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Google Assistant is an intelligent personal assistant developed by Google and announced at Google I/O in May 2016. Unlike Google Now, Google Assistant can engage in two-way conversations.

Google Assistant
Google Assistant logo.png
Developer(s) Google
Initial release 2016 (2016)
Development status Active
Operating system Android and iOS
Available in English, German, Brazilian Portuguese, Hindi, Japanese, Spanish, French[1], Canadian French[2]
Type Intelligent personal assistant
Website assistant.google.com

Assistant initially debuted as part of Google's messaging app Allo, and its voice-activated speaker Google Home. After a period of exclusivity on the Pixel and Pixel XL smartphones, it began to be deployed on Android platforms in February 2017, including third-party smartphones and Android Wear. In April 2017, a software development kit was released, allowing third-party developers to build their own hardware featuring the Google Assistant.

Contents

HistoryEdit

Google Assistant was unveiled during Google's developer conference on May 18, 2016, as part of the unveiling of the Google Home smart speaker and new messaging app Allo; Google CEO Sundar Pichai explained that Assistant was designed to be a conversational and two-way experience, and "an ambient experience that extends across devices".[3] Later that month, Google assigned Google Doodle leader Ryan Germick and hired former Pixar animator Emma Coats to develop "a little more of a personality."[4]

For system-level integration outside of the Allo app and Google Home, Google Assistant was initially exclusive to the Pixel and Pixel XL smartphones.[5] In February 2017, Google announced that it had begun to enable access to Assistant on Android smartphones running Android Marshmallow or Nougat, beginning in selected English-speaking markets.[6][7] Android tablets will not be receiving the Assistant as part of this rollout.[8][9] The Assistant is integrated in Android Wear 2.0,[10] and will be included in future versions of Android TV[11] and Android Auto.[12]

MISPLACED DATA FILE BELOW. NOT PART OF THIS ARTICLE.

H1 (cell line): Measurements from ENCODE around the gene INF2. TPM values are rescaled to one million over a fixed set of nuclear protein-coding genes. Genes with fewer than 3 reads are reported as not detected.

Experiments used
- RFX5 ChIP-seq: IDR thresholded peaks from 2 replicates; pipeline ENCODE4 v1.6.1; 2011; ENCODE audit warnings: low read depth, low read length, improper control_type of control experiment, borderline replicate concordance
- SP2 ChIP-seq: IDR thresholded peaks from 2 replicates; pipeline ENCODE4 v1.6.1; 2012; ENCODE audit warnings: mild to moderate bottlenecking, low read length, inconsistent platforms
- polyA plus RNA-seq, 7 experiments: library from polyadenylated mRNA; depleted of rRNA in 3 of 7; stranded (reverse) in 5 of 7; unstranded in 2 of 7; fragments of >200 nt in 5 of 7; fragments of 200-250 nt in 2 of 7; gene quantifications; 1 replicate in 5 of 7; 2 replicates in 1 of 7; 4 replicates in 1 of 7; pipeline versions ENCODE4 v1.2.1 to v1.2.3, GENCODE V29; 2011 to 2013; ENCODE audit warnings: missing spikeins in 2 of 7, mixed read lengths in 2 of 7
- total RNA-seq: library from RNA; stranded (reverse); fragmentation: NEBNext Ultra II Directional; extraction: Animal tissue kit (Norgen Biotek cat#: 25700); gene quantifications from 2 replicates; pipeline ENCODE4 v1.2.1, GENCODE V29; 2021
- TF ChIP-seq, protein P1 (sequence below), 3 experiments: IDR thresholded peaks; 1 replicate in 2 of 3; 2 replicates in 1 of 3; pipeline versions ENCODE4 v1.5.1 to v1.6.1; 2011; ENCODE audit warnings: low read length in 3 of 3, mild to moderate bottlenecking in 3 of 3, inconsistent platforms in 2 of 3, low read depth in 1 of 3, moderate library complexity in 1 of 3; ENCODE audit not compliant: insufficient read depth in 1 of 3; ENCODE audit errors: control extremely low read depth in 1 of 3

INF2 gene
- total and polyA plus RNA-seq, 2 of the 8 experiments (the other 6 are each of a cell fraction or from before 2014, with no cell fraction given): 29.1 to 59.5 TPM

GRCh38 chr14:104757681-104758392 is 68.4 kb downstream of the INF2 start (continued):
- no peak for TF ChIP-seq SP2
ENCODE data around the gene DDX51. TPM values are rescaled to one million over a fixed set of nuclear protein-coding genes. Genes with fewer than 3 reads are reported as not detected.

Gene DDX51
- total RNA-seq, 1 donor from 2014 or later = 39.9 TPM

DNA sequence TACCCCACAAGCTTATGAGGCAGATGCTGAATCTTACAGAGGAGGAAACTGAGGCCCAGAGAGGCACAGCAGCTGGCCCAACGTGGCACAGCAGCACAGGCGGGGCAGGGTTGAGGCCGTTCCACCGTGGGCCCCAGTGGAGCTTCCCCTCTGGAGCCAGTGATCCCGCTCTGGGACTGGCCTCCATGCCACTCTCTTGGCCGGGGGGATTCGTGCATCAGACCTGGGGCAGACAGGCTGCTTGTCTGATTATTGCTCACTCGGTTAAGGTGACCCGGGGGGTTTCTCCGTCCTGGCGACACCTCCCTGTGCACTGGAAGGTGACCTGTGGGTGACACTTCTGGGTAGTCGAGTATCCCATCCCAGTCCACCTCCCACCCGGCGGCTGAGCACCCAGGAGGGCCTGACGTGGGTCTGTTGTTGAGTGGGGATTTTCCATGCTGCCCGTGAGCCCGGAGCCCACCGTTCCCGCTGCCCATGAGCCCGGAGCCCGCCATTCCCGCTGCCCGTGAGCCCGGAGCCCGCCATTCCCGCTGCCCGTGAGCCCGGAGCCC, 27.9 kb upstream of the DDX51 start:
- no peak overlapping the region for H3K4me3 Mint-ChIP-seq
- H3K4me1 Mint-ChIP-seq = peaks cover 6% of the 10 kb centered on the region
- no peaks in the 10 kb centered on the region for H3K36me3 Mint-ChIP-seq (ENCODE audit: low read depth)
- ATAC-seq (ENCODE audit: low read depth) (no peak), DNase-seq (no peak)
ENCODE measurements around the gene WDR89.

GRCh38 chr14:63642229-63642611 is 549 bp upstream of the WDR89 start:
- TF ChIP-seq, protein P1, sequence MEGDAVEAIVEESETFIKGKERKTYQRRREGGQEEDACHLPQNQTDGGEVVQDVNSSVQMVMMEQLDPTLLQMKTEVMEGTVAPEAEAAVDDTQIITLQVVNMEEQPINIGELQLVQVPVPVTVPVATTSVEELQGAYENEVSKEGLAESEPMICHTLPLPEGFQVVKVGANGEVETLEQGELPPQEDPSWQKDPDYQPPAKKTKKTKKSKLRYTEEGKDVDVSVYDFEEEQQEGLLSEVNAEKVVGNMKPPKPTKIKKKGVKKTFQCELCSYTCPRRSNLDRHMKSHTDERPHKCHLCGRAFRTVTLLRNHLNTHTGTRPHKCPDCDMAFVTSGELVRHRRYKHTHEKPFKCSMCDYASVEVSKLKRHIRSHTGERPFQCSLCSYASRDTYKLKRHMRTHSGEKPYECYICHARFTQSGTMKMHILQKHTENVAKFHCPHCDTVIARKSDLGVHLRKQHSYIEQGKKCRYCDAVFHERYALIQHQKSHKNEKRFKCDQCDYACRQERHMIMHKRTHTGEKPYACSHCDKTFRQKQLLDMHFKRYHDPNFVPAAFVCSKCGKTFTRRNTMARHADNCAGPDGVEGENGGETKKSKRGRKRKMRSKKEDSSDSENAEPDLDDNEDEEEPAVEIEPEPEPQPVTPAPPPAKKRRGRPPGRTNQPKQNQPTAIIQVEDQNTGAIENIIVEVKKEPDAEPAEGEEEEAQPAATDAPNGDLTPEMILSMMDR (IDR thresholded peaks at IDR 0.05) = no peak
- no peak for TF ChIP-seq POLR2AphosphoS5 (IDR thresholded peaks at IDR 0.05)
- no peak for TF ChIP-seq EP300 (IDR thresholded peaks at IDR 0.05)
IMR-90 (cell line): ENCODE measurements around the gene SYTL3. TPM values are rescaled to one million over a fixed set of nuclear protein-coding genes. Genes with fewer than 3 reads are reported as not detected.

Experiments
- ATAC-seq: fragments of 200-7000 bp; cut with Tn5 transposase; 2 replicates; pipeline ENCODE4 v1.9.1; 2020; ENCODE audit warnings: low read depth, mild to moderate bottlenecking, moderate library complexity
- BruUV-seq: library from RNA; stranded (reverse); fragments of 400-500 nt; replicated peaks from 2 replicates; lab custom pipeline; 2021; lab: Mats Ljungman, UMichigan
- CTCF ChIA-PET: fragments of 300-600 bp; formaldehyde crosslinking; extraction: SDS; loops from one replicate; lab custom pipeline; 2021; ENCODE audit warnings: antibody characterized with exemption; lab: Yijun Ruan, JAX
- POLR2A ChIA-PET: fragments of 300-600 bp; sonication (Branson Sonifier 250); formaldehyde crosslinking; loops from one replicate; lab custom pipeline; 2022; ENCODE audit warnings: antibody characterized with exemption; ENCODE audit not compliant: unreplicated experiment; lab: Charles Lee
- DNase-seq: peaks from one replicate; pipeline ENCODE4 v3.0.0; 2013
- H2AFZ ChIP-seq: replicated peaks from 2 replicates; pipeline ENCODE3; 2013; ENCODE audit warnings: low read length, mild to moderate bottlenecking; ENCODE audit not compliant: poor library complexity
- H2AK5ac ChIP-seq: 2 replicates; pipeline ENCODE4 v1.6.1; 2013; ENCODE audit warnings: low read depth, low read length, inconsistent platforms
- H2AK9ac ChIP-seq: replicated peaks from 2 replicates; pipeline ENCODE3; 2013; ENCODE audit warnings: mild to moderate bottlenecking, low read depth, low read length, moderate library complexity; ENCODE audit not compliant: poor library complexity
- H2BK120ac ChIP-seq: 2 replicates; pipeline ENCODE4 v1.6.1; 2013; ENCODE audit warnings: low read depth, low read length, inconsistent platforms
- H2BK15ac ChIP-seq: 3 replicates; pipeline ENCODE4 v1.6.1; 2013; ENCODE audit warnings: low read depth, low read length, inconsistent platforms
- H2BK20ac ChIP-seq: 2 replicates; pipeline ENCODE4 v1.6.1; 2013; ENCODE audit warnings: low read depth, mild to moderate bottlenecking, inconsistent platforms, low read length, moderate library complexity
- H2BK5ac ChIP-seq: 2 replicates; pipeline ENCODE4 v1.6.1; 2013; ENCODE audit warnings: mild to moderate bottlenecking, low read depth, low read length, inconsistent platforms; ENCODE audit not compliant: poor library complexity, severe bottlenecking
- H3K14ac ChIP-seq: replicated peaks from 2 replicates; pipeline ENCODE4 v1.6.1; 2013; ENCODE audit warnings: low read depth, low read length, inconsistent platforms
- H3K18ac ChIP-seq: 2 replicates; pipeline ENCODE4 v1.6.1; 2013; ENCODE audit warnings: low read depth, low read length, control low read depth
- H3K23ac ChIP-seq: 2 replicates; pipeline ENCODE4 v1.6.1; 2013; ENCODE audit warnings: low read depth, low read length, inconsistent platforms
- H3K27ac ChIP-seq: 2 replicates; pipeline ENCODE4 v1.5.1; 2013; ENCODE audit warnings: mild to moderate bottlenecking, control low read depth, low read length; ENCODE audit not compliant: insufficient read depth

In December 2016, Google launched Actions on Google, a developer platform for the Google Assistant. Actions on Google further enhances the Assistant user experience by enabling developers to bring their services to the Assistant.[13][14] In March 2017, Google added new tools for developing on Actions on Google to support the creation of games for Google Assistant.[15] In April 2017, a software development kit (SDK) was released, allowing third-party developers to build their own hardware that can run the Google Assistant.[16][17]

In May 2017, Google and the creators of Raspberry Pi teamed up to deliver voice control to its series of small computers. A new hardware component called the Voice HAT (Hardware Accessory on Top) lets Raspberry Pi owners add stereo microphones to the devices, that feature the Google Assistant. After initial set-up, developers can use their Raspberry Pi devices for voice commands.[18][19] Later in the month, Google announced a partnership with car manufacturers Audi and Volvo to ship car systems running the Android operating system. The new system will also embed the Google Assistant for searching on the go, asking for directions, and making phone calls. Patrick Brady, a vice president of engineering for Android, said the system will make its way to Audi and Volvo's entire fleets, along with other manufacturers.[20][21] Google also announced that the Google Assistant would be coming to the iOS operating system as a separate app.[22][23]

InteractionEdit

Google Assistant, in the nature and manner of Google Now, can pull information, check weather, etc. Unlike its brethren, however, it can engage in a two-way conversation, using Google's natural language processing algorithm. Search results are presented in card format that users can tap to open the page.[24]

Google Assistant can maintain a shopping list; this was previously done within the notetaking service Google Keep, but this feature was moved to Google Express and the Google Home app in April 2017, resulting in a severe loss of functionality enabled by its hosting through Google Keep.[25][26]

Google assistant also features mini-applications that adds even more functionality than previously possible as third party developers are able to add their own artificial intelligence to the platform. The assistant can also roll dice with any number of sides even if real world equivalents do not exist.